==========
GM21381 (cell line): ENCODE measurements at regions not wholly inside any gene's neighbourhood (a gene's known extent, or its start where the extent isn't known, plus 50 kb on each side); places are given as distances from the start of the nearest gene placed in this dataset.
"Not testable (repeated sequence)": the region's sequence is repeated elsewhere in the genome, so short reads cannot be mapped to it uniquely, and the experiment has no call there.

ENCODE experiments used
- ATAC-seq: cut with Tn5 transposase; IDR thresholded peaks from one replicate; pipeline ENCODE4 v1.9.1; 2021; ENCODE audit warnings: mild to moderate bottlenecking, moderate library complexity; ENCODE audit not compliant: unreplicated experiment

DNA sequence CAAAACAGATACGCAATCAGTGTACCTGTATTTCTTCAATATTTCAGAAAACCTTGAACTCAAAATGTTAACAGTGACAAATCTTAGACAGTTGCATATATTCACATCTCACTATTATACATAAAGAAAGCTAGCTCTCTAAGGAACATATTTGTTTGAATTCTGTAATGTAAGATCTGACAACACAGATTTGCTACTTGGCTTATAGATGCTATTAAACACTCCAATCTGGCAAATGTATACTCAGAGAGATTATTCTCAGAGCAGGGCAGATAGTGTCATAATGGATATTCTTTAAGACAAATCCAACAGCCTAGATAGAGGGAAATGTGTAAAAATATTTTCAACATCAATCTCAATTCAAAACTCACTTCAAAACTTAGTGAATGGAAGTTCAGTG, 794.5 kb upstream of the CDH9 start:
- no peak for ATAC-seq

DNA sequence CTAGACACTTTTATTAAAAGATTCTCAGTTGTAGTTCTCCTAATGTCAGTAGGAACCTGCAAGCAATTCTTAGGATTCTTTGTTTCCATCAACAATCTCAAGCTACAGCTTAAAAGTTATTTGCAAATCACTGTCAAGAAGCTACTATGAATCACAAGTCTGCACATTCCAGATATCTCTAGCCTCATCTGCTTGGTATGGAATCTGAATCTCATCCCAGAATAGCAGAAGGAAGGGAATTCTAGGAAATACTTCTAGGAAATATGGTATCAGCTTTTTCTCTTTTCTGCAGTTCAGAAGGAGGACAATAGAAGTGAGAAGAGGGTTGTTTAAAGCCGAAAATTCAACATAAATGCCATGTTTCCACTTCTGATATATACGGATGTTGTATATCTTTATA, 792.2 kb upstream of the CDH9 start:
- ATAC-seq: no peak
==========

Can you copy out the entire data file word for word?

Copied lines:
GM21381 (cell line): ENCODE measurements at regions not wholly inside any gene's neighbourhood (a gene's known extent, or its start where the extent isn't known, plus 50 kb on each side); places are given as distances from the start of the nearest gene placed in this dataset.
"Not testable (repeated sequence)": the region's sequence is repeated elsewhere in the genome, so short reads cannot be mapped to it uniquely, and the experiment has no call there.

ENCODE experiments used
- ATAC-seq: cut with Tn5 transposase; IDR thresholded peaks from one replicate; pipeline ENCODE4 v1.9.1; 2021; ENCODE audit warnings: mild to moderate bottlenecking, moderate library complexity; ENCODE audit not compliant: unreplicated experiment

DNA sequence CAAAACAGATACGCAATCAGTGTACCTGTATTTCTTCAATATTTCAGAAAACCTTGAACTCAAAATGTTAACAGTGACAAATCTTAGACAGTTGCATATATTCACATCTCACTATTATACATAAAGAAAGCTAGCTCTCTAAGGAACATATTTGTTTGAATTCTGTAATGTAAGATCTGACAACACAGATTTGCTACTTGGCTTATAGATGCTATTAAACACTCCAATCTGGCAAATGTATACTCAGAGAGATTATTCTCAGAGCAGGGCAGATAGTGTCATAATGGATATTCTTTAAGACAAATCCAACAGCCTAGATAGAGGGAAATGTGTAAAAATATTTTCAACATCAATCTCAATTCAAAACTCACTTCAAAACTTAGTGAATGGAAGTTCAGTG, 794.5 kb upstream of the CDH9 start:
- no peak for ATAC-seq

DNA sequence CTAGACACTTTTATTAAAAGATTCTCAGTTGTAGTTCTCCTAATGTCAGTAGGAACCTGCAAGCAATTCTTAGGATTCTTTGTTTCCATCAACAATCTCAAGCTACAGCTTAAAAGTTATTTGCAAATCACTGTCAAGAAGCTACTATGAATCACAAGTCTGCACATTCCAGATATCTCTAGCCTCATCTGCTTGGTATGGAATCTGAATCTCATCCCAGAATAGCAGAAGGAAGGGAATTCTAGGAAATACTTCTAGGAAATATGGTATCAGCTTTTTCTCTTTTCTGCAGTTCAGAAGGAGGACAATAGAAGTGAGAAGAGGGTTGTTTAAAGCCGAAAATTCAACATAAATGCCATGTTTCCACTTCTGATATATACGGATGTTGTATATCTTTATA, 792.2 kb upstream of the CDH9 start:
- ATAC-seq: no peak